Wow, that’s a big one. How do I answer that? If only I had a crystal ball. It’s not just my daughter who asks me about the future of the workplace. I get asked about this a lot from all manner of people.
The honest answer? Well, I can’t tell you exactly what the future workplace will look like, but I do believe we may be on the cusp of the creation of a new model. I think we’ve woken from a hangover from the industrial revolution model of work, office and city design and realised that the model is a bit rickety and broken.
In Catherine Nixey’s recent article ‘Death of the office’ in The Economist, she explains how people who had once designed factories in the industrial revolution turned their attention in the 20th Century to designing offices. She states:
‘Offices have always been profoundly flawed spaces. Those of the East India Company, among the world’s first, were built more for bombast than bureaucracy… Created to ensure efficiency, offices immediately institutionalised idleness. A genteel arms race arose as managers tried to make their minions work, and the minions tried their damnedest to avoid it.’
Many of our office spaces are still a legacy of the industrial revolution model of design. The problem is, technology has changed so fast that our built environment and our attitude to work and the perceived value of work hasn’t caught up. Enter COVID-19 and it’s put the whole thing on steroids and our cities and corporations are reeling trying to work out what the future of the workplace will be like, and how do we bring people back?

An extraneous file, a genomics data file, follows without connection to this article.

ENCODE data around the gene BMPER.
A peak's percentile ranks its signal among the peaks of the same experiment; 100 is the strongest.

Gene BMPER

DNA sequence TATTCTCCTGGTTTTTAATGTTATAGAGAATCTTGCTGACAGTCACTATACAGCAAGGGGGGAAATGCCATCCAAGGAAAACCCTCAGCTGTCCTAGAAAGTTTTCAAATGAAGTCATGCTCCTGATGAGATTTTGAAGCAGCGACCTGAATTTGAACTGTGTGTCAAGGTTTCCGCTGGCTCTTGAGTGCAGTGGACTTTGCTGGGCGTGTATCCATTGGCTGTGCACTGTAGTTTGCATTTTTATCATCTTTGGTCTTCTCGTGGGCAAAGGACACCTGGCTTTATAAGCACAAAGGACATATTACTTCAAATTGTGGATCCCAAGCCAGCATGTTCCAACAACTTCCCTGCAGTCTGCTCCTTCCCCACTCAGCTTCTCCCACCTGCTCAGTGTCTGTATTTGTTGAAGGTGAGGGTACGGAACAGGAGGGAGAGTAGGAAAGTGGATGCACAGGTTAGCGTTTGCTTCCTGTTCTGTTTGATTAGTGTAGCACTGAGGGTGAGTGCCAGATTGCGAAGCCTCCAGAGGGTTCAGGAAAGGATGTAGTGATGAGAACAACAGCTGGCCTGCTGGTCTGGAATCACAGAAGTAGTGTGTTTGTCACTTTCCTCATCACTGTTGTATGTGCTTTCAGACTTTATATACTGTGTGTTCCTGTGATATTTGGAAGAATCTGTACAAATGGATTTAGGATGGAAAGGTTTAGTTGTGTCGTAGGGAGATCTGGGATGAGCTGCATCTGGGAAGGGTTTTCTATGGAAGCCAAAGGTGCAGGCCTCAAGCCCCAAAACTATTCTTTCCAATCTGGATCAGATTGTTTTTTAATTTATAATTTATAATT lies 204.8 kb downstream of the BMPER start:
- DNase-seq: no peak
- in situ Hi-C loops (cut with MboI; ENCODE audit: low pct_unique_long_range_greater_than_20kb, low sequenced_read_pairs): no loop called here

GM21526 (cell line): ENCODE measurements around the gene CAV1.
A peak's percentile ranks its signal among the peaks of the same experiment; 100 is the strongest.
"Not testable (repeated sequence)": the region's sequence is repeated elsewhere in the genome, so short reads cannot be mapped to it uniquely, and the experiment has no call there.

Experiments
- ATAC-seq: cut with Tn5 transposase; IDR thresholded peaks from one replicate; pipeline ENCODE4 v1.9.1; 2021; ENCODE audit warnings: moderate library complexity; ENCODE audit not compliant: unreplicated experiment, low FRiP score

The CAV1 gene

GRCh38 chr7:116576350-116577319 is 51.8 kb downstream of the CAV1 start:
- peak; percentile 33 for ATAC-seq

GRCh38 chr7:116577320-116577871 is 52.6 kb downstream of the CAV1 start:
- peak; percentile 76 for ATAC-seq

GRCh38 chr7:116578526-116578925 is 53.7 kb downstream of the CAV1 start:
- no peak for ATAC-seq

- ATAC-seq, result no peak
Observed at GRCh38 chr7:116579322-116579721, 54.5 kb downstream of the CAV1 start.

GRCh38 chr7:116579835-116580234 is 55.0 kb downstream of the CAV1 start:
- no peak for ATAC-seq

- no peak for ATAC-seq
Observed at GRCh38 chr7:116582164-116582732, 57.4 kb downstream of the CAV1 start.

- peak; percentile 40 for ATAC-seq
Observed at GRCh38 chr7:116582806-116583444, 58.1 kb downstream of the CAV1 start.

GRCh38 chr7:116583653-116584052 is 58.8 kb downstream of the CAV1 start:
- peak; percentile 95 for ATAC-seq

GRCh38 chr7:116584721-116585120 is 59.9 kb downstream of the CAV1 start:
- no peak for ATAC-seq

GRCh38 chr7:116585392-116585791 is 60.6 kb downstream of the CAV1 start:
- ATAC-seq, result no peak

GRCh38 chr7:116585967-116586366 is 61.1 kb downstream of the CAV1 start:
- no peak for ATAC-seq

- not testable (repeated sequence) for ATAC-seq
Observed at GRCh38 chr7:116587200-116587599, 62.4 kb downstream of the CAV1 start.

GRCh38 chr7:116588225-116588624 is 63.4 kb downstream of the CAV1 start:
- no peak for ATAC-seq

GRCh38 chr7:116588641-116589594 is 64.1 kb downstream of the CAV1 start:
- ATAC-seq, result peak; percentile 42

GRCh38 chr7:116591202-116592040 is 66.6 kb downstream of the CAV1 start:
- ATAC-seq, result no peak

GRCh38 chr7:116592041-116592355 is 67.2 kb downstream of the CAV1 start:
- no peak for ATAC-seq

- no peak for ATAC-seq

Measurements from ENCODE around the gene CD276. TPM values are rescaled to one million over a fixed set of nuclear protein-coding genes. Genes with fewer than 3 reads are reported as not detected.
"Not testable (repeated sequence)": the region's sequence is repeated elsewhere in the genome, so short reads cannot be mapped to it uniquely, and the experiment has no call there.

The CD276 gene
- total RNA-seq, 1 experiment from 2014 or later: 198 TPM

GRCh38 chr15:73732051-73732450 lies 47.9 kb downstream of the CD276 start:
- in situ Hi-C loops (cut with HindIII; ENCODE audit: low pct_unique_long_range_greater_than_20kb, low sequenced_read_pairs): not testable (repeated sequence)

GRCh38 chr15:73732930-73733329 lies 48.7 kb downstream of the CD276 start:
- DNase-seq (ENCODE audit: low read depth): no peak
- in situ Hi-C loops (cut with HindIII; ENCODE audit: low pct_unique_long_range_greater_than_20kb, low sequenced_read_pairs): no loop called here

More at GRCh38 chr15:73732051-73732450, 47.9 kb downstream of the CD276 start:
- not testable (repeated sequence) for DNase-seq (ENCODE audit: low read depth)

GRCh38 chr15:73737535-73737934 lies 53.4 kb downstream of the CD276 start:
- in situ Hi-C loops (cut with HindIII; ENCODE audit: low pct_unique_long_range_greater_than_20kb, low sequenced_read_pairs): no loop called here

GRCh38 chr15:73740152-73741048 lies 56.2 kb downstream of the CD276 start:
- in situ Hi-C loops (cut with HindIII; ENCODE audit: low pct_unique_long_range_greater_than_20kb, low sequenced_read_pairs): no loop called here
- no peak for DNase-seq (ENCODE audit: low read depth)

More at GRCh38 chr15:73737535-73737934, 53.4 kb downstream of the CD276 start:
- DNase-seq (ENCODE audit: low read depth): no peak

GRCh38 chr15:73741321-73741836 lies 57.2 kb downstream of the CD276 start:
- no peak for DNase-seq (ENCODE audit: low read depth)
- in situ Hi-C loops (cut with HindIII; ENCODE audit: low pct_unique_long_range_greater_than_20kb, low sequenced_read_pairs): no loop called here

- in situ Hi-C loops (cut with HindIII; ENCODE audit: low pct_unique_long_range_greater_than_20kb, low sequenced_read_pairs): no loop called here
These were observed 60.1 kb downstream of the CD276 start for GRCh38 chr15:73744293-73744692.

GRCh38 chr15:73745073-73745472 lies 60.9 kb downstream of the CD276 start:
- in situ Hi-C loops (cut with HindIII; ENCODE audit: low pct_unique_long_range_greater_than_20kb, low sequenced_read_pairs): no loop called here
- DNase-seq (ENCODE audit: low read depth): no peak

Steve Jobs prediction in 1990
In order to look forward, I think it’s always good to first look back, in order to learn from history if we can.
In doing some research recently I came across an interview from 1990 with Steve Jobs on a WGBH show called The Machine That Changed the World. In it he said:
“As an example, in an organization, we’re starting to see that as business conditions change faster and faster with each year, we cannot change our management hierarchical organization very fast, relative to the changing business conditions. We can’t have somebody working for a new boss every week. We also can’t change our geographic organization very fast. As a matter of fact even slower than the management one. We can’t be moving people around the country every week. But we can change an electronic organization like that.”
The idea of business conditions changing faster and faster in 1990 makes me laugh a little. What type of speed do the conditions change at now? However he went on to speak about the future of work and the importance of this ‘electronic organisation’ where people could work from anywhere, and teams could be created and then disbanded as need be.
It’s taken us a long time to get here, but the digital revolution and the power of computing and the internet has enabled us to suddenly move around the world, connect with colleagues and clients around the world without leaving our home. His prediction has come to fruition.
Are we asking the wrong question?
So what will the future of work be then? Perhaps that’s not the right question to ask. How can we truly predict what things will be like? Who could have predicted what would happen this year?